"What we have here is a failure to communicate."

That's a classic line from the movie "Cool Hand Luke" starring Paul Newman, but it certainly could apply to the turmoil surrounding the West Jordan City Council.At issue are two things that need to be resolved quickly: Mayor Donna Evans' relationship with the City Council and city management; and an accurate accounting of funds regarding West Jordan's fleet-fund reserve.

Evans is new to the post, winning last November's mayoral election. To do the kind of job she was elected to do, she needs to have a good relationship with the City Council and city management, particularly with City Manager Dan Dahlgren. And yet, the debate between Evans and Dahlgren became so heated at last week's council meeting that Councilman David Plouzek called for a police officer to separate the two and made an unusual motion to "bring the meeting under control."

The City Council is upset with the mayor for the way she handled the alleged discrepancy in the city's fleet-fund reserve. Councilman Brian Pitts scolded Evans for acting "irresponsibly" and joined Councilman Jay Bowcutt in chiding the mayor for telling the press about the discrepancy instead of going through city channels. Councilman Gordon Haight accused the mayor of "an attack on personalities."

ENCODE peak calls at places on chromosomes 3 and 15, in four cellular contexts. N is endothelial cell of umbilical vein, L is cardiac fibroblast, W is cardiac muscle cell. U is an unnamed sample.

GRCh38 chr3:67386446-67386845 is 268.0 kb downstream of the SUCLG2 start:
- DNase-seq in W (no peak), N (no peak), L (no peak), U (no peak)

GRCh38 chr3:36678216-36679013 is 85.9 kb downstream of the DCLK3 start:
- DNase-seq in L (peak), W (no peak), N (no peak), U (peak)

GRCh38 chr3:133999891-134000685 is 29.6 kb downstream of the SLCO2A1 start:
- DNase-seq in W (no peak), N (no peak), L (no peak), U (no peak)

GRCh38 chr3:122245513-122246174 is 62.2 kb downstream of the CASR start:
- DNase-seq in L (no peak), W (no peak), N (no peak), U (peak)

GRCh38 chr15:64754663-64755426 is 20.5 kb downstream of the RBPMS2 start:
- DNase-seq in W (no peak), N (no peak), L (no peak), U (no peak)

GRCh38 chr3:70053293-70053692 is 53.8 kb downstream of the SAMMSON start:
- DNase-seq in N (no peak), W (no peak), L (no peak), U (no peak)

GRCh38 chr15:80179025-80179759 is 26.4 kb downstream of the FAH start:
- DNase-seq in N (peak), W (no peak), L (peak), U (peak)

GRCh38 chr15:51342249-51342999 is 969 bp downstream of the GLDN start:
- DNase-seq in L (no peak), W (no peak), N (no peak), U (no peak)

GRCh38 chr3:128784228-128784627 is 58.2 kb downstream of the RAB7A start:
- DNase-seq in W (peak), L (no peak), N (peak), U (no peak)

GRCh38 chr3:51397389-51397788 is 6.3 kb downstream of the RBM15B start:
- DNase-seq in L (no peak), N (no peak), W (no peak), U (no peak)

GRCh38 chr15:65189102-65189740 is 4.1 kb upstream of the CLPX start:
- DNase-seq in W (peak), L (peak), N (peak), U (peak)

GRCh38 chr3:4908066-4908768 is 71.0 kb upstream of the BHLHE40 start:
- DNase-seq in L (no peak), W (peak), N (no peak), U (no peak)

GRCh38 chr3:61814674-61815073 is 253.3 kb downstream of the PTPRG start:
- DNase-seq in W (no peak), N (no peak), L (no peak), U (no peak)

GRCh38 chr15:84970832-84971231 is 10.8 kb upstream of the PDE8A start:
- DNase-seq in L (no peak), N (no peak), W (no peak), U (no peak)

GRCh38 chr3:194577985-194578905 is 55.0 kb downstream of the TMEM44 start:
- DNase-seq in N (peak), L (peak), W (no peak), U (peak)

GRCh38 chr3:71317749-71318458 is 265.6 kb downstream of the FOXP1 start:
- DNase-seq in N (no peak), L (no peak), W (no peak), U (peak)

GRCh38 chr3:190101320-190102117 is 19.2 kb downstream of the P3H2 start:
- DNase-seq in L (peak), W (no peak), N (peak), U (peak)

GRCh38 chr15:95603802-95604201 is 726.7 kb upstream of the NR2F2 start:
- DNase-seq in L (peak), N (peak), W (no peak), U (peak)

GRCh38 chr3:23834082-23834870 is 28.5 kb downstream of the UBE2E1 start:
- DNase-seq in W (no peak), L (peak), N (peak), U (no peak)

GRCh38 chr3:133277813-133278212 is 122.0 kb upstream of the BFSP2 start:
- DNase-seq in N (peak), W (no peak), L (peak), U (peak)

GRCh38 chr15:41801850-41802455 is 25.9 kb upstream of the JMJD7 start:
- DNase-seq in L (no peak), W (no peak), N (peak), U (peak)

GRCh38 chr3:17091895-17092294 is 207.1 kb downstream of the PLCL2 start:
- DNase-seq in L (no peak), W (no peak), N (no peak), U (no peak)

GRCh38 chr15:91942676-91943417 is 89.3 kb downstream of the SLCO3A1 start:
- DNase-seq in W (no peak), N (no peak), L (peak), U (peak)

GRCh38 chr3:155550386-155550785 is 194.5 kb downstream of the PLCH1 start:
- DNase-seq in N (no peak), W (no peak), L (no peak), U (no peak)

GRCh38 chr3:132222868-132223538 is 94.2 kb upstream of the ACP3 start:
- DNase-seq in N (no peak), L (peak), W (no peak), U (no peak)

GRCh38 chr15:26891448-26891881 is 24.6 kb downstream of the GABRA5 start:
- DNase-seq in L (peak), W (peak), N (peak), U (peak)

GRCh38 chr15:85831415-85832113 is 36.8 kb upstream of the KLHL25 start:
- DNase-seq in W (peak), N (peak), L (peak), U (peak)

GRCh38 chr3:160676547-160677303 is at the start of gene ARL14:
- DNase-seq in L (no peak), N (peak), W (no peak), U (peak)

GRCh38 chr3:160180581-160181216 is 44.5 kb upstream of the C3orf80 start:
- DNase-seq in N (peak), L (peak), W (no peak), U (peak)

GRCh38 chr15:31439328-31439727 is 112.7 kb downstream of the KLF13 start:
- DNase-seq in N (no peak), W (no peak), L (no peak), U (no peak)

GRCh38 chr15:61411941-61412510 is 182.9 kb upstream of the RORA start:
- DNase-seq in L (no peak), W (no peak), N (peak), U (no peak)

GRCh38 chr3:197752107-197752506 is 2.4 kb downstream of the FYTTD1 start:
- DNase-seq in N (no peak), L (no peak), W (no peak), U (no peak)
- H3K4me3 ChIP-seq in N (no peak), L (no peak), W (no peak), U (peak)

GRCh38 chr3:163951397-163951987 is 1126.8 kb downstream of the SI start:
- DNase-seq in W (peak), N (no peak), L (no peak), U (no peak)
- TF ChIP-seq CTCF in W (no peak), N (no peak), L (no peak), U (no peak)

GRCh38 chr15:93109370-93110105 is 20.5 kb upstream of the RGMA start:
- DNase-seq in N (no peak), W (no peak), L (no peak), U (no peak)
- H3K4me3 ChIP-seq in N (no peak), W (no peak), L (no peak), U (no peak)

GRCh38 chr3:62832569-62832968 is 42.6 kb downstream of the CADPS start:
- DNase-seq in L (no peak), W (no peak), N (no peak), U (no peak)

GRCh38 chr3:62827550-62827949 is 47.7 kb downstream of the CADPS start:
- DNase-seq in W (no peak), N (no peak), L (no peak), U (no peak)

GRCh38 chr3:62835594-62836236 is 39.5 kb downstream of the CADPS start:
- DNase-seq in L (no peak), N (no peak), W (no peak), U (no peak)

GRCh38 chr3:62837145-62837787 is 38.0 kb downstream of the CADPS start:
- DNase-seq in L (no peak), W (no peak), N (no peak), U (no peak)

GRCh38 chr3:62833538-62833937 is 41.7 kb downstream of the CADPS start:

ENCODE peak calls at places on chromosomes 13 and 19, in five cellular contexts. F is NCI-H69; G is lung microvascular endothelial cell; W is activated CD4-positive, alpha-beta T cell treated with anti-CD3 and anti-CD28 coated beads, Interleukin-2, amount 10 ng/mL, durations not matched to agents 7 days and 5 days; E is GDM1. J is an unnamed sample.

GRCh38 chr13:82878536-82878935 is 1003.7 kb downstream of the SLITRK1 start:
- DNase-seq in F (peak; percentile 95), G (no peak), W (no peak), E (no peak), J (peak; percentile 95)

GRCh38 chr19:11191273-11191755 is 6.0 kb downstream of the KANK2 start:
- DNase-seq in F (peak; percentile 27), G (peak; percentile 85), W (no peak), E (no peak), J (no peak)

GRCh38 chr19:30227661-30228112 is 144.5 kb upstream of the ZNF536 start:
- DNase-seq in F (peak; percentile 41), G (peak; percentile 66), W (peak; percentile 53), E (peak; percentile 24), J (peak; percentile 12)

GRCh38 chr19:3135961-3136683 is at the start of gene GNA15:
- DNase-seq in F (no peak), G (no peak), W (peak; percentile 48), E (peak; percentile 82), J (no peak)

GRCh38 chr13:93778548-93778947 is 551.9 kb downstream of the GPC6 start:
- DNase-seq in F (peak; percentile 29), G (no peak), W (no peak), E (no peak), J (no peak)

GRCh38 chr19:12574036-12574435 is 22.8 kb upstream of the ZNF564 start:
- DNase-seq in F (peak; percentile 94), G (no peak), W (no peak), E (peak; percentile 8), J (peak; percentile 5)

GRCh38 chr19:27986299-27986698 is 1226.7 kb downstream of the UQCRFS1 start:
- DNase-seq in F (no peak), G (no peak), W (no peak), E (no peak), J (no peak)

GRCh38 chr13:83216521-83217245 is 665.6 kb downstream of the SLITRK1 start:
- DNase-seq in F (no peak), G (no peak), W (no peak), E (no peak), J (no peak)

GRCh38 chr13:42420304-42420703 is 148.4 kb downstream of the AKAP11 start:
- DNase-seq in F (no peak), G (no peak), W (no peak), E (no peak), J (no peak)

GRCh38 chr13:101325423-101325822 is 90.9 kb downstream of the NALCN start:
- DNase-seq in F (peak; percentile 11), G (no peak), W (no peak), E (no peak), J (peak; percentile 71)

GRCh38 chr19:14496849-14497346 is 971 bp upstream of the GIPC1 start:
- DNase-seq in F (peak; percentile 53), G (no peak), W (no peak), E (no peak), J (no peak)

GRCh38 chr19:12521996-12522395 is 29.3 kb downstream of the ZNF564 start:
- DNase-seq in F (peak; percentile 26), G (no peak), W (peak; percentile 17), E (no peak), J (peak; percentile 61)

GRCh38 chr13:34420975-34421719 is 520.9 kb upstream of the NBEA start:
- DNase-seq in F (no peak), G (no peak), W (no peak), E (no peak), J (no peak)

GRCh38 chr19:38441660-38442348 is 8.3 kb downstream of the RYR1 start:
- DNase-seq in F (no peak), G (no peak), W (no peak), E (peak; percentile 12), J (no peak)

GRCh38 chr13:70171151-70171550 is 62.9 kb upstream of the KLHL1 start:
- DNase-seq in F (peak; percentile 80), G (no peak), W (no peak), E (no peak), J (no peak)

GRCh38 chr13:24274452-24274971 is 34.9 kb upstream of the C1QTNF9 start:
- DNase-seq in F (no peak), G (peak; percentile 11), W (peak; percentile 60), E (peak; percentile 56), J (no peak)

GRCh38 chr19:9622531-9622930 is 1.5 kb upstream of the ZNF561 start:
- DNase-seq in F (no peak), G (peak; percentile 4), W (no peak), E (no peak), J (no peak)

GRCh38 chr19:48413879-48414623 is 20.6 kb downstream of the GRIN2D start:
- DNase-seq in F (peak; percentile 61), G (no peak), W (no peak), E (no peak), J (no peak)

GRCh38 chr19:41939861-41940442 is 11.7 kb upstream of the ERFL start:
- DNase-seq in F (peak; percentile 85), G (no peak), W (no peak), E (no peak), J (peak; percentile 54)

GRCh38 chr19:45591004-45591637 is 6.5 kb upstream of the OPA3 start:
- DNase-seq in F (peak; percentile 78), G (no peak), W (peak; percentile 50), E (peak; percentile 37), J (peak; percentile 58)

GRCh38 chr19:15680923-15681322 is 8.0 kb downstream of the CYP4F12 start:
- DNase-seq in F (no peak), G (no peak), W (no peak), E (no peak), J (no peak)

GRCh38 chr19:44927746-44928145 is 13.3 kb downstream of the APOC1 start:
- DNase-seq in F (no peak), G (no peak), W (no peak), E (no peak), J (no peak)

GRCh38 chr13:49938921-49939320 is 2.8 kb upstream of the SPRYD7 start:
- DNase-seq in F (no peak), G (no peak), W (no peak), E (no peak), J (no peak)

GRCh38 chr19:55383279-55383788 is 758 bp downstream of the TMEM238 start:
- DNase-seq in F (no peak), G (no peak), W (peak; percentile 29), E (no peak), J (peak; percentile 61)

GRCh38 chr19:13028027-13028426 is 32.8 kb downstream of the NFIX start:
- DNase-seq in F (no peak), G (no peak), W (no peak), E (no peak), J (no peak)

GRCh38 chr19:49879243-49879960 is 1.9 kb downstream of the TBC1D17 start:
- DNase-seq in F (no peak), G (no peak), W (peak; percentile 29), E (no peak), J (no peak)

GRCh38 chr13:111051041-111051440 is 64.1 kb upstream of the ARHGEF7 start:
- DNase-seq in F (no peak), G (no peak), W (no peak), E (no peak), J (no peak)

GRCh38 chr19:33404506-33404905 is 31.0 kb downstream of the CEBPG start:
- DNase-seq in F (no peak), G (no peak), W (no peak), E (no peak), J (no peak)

Dahlgren says the mayor's handling of the issue impugned his integrity, while Evans claims she doesn't always get straight answers from Dahlgren.

Enough already. We've seen what happens when rifts get out of hand - like the one between the Salt Lake County Commission and County Attorney Doug Short and the situation in American Fork last year.

Before the November elections took care of the problem in American Fork, the people were being represented by a city government that seemed more intent on resembling the World Wrestling Federation than a responsible government body.

Trust is imperative for a city to operate at its highest level. Before the damage becomes irreparable in West Jordan, the mayor, City Council and city manager need to take necessary steps to rebuild their relationships.

People make mistakes. The various parties need to recognize that all in part share some of the blame for the current problems. And they all need to be part of the solution. They all will be if they act now to restore trust. Failure to do so will result in sorry consequences for city and public officials and for the people they represent.